10 Injured In Eatery Gas Leak

Carbon Monoxide Plagues India Gate

Carbon monoxide poisoning at the India Gate Authentic Cuisine restaurant last night forced ten people to area hospitals, fire officials said.

Seven patrons and employees at the restaurant, located at 24 Holyoke St., were hospitalized for injuries ranging from lightheadedness to unconsciousness, said Deputy Chief Gerald Reardon of the Cambridge Fire Department.

In addition, three firefighters who had entered the building to assist the victims were sent for blood test, Reardon said.

Steven Bercu, a Harvard Law School Student, said he was in the restaurant when two patrons dropped to the floor.

"First two girls collapsed. Then, when the paramedics arrived to work on them, the maitre d' collapsed," Bercu said. "It was terrifying."


Cambridge firefighters arrived on the scene soon after receiving a call at 7:10 p.m., according to Reardon. They roped off the street in front of the restaurant and two adjacent buildings.

A man who would identify himself only as Howiesaid he was trying to fall asleep across thestreet from the building when the tumult woke himup.

"The door opened up and people were flowing outinto the street, dropping like flies. There wasone guy staggering down the street who wouldn'tget on a stretcher. He was in real bad shape,"Howie said.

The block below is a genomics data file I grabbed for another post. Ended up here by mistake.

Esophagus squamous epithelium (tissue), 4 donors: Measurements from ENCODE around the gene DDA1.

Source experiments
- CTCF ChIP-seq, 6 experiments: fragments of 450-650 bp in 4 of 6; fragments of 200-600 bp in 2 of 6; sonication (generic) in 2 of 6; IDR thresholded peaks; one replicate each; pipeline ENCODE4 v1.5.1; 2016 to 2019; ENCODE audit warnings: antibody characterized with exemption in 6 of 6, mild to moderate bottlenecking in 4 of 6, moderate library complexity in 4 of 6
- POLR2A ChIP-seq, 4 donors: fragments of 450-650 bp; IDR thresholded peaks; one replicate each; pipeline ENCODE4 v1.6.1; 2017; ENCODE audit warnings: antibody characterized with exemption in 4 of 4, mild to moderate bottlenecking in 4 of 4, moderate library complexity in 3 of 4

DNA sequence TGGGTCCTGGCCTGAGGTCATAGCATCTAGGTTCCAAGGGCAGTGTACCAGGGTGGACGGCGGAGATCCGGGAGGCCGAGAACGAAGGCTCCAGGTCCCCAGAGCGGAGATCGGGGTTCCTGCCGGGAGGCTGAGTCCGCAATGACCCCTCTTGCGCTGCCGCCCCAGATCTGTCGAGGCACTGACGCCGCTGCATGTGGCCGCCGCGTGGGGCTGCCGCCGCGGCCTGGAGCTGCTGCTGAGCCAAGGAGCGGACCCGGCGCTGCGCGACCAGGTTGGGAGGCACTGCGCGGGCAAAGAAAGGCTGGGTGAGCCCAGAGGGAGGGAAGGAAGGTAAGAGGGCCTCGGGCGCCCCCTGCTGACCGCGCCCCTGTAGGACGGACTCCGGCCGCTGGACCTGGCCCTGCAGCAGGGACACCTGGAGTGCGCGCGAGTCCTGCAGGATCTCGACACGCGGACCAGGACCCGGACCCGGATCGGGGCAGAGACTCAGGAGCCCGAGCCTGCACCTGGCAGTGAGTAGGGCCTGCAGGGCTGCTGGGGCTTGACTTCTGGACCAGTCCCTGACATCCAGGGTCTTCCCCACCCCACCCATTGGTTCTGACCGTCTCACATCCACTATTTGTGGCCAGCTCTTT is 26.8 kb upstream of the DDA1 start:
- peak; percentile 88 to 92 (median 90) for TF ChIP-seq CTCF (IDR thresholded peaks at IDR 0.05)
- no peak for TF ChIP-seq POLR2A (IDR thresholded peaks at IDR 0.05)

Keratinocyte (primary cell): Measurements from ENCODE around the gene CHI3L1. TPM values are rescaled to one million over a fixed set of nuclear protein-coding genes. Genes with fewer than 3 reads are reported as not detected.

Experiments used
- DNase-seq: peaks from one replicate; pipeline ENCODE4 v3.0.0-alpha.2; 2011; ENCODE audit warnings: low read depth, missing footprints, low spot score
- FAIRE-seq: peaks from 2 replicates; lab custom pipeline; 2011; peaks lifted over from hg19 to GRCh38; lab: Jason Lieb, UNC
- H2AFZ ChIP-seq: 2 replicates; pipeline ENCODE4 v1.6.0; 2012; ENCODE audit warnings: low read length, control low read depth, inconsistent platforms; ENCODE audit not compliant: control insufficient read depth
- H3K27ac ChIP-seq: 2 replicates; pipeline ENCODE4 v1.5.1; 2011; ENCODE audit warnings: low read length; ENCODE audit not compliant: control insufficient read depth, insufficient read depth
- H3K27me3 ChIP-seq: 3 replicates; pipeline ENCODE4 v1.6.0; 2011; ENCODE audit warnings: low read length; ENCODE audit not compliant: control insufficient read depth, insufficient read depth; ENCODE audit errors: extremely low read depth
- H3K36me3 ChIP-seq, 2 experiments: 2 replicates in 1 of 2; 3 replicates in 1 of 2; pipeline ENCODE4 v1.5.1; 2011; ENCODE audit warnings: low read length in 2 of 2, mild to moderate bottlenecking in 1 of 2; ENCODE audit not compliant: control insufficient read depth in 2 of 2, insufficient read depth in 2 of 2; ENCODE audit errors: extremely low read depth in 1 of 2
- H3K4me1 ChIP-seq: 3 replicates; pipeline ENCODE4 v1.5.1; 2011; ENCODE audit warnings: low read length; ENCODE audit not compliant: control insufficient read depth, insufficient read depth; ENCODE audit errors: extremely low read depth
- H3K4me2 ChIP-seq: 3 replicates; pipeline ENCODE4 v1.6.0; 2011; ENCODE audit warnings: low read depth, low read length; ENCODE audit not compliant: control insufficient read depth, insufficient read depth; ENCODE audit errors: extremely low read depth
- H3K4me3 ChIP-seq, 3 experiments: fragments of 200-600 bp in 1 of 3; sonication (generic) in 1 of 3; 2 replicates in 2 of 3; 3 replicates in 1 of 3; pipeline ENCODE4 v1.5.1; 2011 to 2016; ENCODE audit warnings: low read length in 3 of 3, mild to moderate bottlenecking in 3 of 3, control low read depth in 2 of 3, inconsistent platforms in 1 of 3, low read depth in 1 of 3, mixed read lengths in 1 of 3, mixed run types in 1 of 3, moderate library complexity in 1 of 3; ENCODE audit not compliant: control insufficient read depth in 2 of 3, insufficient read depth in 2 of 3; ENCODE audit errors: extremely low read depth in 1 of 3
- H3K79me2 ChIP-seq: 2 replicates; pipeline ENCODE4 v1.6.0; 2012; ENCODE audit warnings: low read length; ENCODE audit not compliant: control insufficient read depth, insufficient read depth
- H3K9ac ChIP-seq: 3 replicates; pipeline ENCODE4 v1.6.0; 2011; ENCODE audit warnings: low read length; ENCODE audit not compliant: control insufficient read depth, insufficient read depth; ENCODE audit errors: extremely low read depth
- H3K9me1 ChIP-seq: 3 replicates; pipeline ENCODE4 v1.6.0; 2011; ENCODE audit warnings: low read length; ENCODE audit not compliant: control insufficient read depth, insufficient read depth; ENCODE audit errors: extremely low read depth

Late last night, blood tests from the victimsand the firefighters confirmed that there was acarbon monoxide leak in the restaurant, saidActing Deputy Chief Bob Kotowski.

Commonwealth Gas Company, which inspected thebuilding last night, also confirmed that carbonmonoxide had poisoned the victims, Kotowski said.

He said the carbon monoxide produced by therestaurant's appliances were being sucked into thebuilding instead of out through a process callednegative air flow.

Kotowski said the three firefighters, who weresent to Mt. Auburn Hospital, were released lastnight.

Five of the civilians were sent to Mt. AuburnHospital, and the other two civilians were sent toCambridge Hospital, Kotowski said. Neitherhospital would release information about thepatients last night.

Public health inspectors are scheduled toexamine today if the carbon monoxide spoiled anyfood, Reardon said. He said he expects therestaurant to reopen for business in the nextcouple of days

Recommended Articles